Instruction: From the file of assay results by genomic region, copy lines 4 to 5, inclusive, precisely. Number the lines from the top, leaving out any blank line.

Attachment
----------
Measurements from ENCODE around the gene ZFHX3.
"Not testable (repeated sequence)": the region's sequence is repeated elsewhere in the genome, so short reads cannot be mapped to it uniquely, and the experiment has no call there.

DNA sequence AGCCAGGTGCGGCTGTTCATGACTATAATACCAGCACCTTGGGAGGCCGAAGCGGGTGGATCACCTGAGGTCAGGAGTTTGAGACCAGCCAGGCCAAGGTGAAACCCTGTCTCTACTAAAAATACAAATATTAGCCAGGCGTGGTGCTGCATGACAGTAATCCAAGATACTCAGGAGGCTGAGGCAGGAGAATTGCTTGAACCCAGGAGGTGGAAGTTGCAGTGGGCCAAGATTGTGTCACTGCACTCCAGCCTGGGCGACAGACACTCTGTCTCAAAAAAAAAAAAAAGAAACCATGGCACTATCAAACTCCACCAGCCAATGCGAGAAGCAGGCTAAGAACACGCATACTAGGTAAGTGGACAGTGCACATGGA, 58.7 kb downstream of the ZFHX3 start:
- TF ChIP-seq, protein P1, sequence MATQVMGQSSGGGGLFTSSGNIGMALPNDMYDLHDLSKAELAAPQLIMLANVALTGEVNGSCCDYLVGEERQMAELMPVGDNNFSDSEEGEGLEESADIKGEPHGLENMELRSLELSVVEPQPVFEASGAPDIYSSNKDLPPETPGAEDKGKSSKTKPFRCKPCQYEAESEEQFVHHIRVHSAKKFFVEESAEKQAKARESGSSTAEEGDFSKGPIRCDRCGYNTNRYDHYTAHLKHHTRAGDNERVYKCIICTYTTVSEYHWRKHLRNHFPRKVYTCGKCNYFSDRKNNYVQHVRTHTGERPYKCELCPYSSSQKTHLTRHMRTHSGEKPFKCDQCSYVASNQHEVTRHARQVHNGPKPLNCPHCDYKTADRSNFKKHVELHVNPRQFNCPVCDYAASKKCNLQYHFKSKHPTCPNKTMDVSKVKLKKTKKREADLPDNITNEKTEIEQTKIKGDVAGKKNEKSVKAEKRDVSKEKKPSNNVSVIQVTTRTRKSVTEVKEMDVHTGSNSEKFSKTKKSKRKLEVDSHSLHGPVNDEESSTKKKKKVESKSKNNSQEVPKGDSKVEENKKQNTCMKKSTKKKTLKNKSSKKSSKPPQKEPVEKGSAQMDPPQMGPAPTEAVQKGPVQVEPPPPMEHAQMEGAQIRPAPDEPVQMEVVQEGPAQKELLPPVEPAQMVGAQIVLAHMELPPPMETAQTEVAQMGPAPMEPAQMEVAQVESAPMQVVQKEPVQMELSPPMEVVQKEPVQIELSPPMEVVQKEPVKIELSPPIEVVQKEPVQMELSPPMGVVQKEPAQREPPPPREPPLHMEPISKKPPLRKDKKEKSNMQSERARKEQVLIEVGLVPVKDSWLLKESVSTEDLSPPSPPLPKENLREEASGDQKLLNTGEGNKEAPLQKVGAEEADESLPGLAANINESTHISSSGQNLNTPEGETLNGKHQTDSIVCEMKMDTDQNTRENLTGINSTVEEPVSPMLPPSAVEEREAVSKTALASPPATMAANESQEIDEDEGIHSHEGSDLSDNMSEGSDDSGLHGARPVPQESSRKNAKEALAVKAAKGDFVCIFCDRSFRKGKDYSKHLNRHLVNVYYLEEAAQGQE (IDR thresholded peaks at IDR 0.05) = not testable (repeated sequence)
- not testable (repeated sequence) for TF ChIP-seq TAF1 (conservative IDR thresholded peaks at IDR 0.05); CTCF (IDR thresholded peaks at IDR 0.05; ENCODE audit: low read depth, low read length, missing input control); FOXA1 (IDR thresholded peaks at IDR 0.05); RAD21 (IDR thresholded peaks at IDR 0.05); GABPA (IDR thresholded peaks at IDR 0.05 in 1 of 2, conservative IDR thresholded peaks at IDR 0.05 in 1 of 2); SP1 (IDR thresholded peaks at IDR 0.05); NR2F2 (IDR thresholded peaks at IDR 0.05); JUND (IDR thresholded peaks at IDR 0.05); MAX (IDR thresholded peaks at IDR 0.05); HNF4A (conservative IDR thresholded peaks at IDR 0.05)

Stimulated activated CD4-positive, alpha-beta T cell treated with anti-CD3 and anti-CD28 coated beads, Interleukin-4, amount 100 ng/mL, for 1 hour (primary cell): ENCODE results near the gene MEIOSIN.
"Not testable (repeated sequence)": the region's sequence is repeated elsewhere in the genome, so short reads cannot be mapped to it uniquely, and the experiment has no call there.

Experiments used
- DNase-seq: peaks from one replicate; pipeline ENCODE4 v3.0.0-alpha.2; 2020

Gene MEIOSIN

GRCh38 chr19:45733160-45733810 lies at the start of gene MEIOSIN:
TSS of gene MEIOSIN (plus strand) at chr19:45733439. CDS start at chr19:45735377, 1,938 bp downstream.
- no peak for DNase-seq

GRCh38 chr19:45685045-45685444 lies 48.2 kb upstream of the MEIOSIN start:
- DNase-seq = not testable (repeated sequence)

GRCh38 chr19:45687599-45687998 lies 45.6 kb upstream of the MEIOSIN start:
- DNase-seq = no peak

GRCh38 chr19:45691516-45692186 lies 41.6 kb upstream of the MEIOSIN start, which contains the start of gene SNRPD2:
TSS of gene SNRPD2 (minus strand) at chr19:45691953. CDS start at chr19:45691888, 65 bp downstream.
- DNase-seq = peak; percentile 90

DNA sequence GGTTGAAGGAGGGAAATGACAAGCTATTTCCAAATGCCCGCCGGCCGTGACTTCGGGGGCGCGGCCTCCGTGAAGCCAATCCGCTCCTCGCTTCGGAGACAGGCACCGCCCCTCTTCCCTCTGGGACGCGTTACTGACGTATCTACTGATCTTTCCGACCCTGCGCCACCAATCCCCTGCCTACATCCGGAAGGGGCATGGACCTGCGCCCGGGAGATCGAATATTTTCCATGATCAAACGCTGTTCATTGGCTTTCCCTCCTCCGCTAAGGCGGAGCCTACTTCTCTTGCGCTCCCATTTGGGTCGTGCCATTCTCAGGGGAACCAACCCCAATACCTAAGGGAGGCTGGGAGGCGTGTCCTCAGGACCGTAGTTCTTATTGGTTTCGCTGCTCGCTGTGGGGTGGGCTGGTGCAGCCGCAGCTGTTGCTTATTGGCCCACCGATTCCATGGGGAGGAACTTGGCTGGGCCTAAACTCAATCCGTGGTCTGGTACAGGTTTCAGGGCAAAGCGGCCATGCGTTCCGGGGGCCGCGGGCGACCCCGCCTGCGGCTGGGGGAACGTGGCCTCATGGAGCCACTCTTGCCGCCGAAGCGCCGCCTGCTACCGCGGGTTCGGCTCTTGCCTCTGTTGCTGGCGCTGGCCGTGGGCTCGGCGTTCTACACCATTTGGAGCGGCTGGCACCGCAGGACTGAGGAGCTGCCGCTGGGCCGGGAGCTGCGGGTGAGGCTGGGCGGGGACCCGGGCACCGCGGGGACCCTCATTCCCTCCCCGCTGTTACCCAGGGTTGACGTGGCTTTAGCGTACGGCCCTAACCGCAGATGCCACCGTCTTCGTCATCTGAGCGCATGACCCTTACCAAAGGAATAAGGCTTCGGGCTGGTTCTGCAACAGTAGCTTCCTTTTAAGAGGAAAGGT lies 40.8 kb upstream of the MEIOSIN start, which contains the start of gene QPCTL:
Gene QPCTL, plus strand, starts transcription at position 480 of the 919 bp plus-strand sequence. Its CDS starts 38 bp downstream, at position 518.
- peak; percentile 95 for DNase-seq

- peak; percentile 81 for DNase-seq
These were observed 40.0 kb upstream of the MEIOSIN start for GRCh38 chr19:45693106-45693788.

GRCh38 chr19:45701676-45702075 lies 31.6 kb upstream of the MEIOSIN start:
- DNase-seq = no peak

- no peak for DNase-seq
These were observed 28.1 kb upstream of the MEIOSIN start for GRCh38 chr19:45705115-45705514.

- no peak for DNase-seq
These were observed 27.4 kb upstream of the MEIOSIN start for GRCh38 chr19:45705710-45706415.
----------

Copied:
- TF ChIP-seq, protein P1, sequence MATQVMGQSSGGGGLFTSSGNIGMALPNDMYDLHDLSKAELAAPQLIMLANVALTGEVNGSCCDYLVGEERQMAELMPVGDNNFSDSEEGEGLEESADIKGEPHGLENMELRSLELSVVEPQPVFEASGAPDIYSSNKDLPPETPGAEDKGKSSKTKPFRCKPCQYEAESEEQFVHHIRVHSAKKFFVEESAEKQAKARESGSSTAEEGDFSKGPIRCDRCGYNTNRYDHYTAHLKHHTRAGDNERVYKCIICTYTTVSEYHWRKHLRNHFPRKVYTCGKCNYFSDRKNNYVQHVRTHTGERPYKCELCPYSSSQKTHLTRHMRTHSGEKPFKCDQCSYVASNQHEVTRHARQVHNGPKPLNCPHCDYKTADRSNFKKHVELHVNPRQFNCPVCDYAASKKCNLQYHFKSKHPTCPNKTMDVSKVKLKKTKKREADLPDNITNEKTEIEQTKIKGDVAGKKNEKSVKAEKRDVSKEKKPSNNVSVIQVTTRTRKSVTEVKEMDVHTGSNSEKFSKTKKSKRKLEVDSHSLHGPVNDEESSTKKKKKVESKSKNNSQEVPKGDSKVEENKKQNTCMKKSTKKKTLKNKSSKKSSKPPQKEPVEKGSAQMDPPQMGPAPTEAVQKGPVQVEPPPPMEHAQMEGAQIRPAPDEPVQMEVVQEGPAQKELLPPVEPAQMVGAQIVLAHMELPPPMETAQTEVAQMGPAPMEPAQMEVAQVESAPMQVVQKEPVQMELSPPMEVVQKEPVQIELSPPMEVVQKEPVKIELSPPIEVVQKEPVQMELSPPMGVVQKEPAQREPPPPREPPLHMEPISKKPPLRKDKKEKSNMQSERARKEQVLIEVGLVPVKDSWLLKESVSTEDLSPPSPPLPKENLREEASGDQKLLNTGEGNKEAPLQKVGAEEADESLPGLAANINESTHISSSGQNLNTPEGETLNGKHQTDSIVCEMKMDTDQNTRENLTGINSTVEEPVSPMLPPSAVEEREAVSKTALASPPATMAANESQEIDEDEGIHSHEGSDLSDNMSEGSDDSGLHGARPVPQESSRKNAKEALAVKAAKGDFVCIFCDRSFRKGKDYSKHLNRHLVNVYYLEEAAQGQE (IDR thresholded peaks at IDR 0.05) = not testable (repeated sequence)
- not testable (repeated sequence) for TF ChIP-seq TAF1 (conservative IDR thresholded peaks at IDR 0.05); CTCF (IDR thresholded peaks at IDR 0.05; ENCODE audit: low read depth, low read length, missing input control); FOXA1 (IDR thresholded peaks at IDR 0.05); RAD21 (IDR thresholded peaks at IDR 0.05); GABPA (IDR thresholded peaks at IDR 0.05 in 1 of 2, conservative IDR thresholded peaks at IDR 0.05 in 1 of 2); SP1 (IDR thresholded peaks at IDR 0.05); NR2F2 (IDR thresholded peaks at IDR 0.05); JUND (IDR thresholded peaks at IDR 0.05); MAX (IDR thresholded peaks at IDR 0.05); HNF4A (conservative IDR thresholded peaks at IDR 0.05)